I think if you are a fan of Kate's books you will love this one.  After I closed the cover I felt very very satisfied, and will recommend it to anyone looking for a great enveloping read.  Like her other books, it's not one you can just read a couple of pages and put it down for a few days, I've found that you have to stay on top of her books.  I get way more out of it if I read it in large chunks for more than 30 minutes at a time.  The stories are fairly complex with a lot of characters and several time periods so it could be easy to not necessarily get lost, but to get "distracted" as one reviewer commented.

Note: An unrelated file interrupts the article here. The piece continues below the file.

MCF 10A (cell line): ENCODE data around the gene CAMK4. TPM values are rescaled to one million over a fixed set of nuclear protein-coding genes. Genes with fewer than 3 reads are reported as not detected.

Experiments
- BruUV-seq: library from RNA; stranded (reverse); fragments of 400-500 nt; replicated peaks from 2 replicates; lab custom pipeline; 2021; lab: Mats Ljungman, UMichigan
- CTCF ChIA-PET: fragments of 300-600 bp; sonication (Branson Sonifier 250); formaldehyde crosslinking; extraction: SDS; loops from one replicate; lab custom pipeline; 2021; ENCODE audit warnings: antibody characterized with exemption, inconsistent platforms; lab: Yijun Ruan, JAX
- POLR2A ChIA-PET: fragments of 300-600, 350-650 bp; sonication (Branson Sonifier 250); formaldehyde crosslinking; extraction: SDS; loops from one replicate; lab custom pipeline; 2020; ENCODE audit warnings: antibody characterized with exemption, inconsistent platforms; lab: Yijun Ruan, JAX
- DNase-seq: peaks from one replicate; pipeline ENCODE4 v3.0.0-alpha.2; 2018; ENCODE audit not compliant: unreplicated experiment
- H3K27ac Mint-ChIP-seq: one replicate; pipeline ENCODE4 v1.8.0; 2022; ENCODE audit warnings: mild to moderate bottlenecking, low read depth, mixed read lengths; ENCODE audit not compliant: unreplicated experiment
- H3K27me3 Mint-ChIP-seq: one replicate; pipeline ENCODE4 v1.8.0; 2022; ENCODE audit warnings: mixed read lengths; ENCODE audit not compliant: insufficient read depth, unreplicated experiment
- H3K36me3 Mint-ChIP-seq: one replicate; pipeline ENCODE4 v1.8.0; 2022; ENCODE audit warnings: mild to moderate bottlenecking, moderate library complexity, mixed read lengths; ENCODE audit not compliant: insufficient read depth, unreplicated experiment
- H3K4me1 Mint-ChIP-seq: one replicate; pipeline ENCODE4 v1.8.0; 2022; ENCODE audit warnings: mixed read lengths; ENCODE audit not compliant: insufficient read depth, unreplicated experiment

The Distant Hours would be a lovely gift for the holidays, it has a gorgeous cover, and it is a perfect read for a blustery winter day all cozied up by a fire.  LOVELY!

One last thing:
Here is an EXTREMELY cool book trailer for it.. most book trailers are kind of cheesy, but this one is very unique and funky...

The Distant Hours by Kate Morton from Pan Macmillan on Vimeo.

RATING: 4.5/5

7 Blabs:

Marg said...

I can't wait to read this, and love, love that trailer!

(Diane) Bibliophile By the Sea said...

Oh I am so jealous so many have read this one already...I need to set aside some time but am only 1/3 through a 900+ book right now...LOL

Beth(bookaholicmom) said...

I am reading this right now and that trailer is perfect for the story! This is my first Kate Morton read and it is a bit different from what I am used to reading. The story and writing are complex but rewarding to read. I enjoyed your review!